Emergency Preparedness and Prevention under the U.S. Hazardous Waste Generator Improvements Rule

Written by Ryan W. Trail, Williams Mullen

Generators of hazardous waste have long understood the importance of emergency preparedness and prevention to regulatory compliance and facility safety.  Contingency planning and coordination with emergency service providers have been requirements of United States Resource Conservation and Recovery Act (RCRA) regulations for many years.  For states that have adopted the Hazardous Waste Generator Improvements Rule (HWGIR), however, new and more stringent requirements for emergency preparedness and prevention now apply.  These states include Virginia, North Carolina and South Carolina, as well as 28 other states.  All authorized states are required to adopt most aspects of the HWGIR, including those aspects discussed below, but many have not yet done so.

Under the old regulations, generators of hazardous waste (both small and large quantity) had to make arrangements with local emergency response entities, which may be called upon in the event of a release, fire, or explosion involving hazardous waste at the facility.  Facilities were required to make the emergency responders familiar with the layout of the site, the risks associated with the type(s) of hazardous waste onsite, the locations where employees would likely be throughout the site, and possible evacuation routes.  While not specified in the regulations, many facilities accomplished this by inviting local emergency response personnel to tour the facility.

Under the HWGIR, generators must still make arrangements with emergency response personnel. However, the associated recordkeeping requirements have changed.  Previously, there was no affirmative duty to document the arrangements.  Generators who were unable to make the necessary arrangements were required to document this shortcoming, but otherwise no recordkeeping obligation existed.  The HWGIR added a requirement that the generator must keep documentation of the fact that it made arrangements with local emergency responders.  The arrangements must be noted in the facility’s operating record.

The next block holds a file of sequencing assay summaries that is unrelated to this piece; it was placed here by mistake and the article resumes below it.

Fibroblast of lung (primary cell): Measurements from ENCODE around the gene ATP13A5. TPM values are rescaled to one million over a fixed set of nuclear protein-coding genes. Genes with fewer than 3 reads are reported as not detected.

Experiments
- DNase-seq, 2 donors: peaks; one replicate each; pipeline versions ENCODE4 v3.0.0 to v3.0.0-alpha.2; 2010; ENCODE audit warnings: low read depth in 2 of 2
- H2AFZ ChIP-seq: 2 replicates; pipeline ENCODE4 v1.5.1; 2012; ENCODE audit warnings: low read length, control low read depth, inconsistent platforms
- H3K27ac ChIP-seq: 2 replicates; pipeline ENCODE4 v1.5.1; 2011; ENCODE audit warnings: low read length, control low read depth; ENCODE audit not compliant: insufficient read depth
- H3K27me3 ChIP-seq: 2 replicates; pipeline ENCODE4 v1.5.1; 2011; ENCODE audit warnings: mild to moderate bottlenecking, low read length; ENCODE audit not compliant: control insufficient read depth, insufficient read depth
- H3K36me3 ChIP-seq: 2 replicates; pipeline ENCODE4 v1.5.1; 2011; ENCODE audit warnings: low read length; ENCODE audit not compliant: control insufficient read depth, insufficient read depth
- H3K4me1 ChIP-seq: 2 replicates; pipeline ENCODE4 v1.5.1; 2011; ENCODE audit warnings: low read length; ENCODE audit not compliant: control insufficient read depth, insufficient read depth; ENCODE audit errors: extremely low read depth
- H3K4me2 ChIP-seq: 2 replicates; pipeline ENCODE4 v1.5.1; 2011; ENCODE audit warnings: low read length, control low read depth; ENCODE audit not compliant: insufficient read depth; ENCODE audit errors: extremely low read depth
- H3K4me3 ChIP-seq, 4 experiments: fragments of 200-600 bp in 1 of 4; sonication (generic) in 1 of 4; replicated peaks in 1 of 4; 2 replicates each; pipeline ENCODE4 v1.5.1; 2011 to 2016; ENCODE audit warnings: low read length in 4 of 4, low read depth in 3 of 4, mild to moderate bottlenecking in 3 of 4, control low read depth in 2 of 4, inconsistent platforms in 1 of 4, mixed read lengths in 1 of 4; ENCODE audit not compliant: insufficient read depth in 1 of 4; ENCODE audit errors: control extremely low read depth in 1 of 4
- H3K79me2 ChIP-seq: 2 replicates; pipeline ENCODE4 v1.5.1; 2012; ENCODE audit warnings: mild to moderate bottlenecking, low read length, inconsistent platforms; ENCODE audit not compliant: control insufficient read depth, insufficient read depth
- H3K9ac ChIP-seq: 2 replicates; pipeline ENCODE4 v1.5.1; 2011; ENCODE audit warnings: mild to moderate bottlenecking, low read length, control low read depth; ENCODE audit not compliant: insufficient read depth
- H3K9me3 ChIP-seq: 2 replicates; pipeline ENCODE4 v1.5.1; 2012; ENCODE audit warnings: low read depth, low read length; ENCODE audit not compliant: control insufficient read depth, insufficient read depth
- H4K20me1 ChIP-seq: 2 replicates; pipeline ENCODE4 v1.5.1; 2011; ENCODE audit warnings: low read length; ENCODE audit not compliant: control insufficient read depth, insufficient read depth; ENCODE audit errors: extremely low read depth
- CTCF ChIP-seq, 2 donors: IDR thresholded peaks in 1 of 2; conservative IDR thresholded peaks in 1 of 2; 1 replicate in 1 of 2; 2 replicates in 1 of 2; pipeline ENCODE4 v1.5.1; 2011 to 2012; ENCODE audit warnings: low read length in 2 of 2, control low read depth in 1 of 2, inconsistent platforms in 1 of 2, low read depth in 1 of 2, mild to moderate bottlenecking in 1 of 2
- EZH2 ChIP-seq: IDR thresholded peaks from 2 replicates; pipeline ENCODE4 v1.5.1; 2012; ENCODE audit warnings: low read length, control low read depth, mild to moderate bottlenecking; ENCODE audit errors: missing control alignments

Hazardous waste contingency plans are another essential element of emergency preparedness and prevention under both the prior regulations and the HWGIR.  A contingency plan ensures facility and emergency response personnel have complete and accurate information to respond safely and efficiently to an emergency involving hazardous waste.

The HWGIR created new obligations for facilities with hazardous waste continency plans.  One significant update is the requirement to produce a Quick Reference Guide as part of the contingency plan.  The Quick Reference Guide is intended to summarize the broader contingency plan and must include eight elements essential for local responders when an emergency occurs:

  1. Types/names of hazardous wastes and the hazard associated with each;
  2. Estimated maximum amount of each hazardous waste that may be present;
  3. Identification of hazardous wastes where exposure would require unique or special medical treatment;
  4. Map of the facility showing where hazardous wastes are generated, accumulated and treated and routes for accessing these wastes;
  5. Street map of the facility in relation to surrounding businesses, schools and residential areas for evacuation purposes;
  6. Locations of water supply (e.g., fire hydrant and its flow rate);
  7. Identification of on-site notification systems (e.g., fire alarm, smoke alarms); and
  8. Name of the emergency coordinator(s) and 7/24-hour emergency telephone number(s) or, in the case of a facility where an emergency coordinator is on duty continuously, the emergency telephone number for the emergency coordinator.

A facility that became a large quantity generator after the date the HWGIR became effective in its state must submit a Quick Reference Guide of its contingency plan to local emergency responders at the time it becomes a large quantity generator.  However, for large quantity generators in existence on the effective date of the HWGIR in their state, the Quick Reference Guide need only be submitted when the contingency plan is next amended.  A facility is required to amend its contingency plan if any of the following occur:

  • Applicable regulations are revised;
  • The plan fails in an emergency;
  • The facility changes—in its design, construction, operation, maintenance, or other circumstances—in a way that materially increases the potential for fires, explosions, or releases of hazardous waste or hazardous waste constituents, or changes the response necessary in an emergency;
  • The list of emergency coordinators changes; or
  • The list of emergency equipment changes.

Violations for inaccurate, incomplete or deficient hazardous waste contingency plans are common among RCRA enforcement actions.  With the HWGIR now in effect in many states, facilities may soon be amending their contingency plans.  New requirements for documenting arrangements with emergency responders and creating and maintaining a Quick Reference Guide could easily be overlooked.  It is important for hazardous waste generators to review emergency preparedness and prevention requirements of the HWGIR carefully to ensure continued compliance.

Hazardous Waste Generator Improvements Rule81 Fed. Reg. 85732 (Nov. 28, 2016)

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About the Author